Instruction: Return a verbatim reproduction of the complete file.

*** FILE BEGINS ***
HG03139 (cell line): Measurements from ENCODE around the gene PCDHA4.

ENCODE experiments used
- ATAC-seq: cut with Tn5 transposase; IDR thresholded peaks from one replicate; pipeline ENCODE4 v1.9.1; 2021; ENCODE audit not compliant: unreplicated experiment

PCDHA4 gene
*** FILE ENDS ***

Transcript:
HG03139 (cell line): Measurements from ENCODE around the gene PCDHA4.

ENCODE experiments used
- ATAC-seq: cut with Tn5 transposase; IDR thresholded peaks from one replicate; pipeline ENCODE4 v1.9.1; 2021; ENCODE audit not compliant: unreplicated experiment

PCDHA4 gene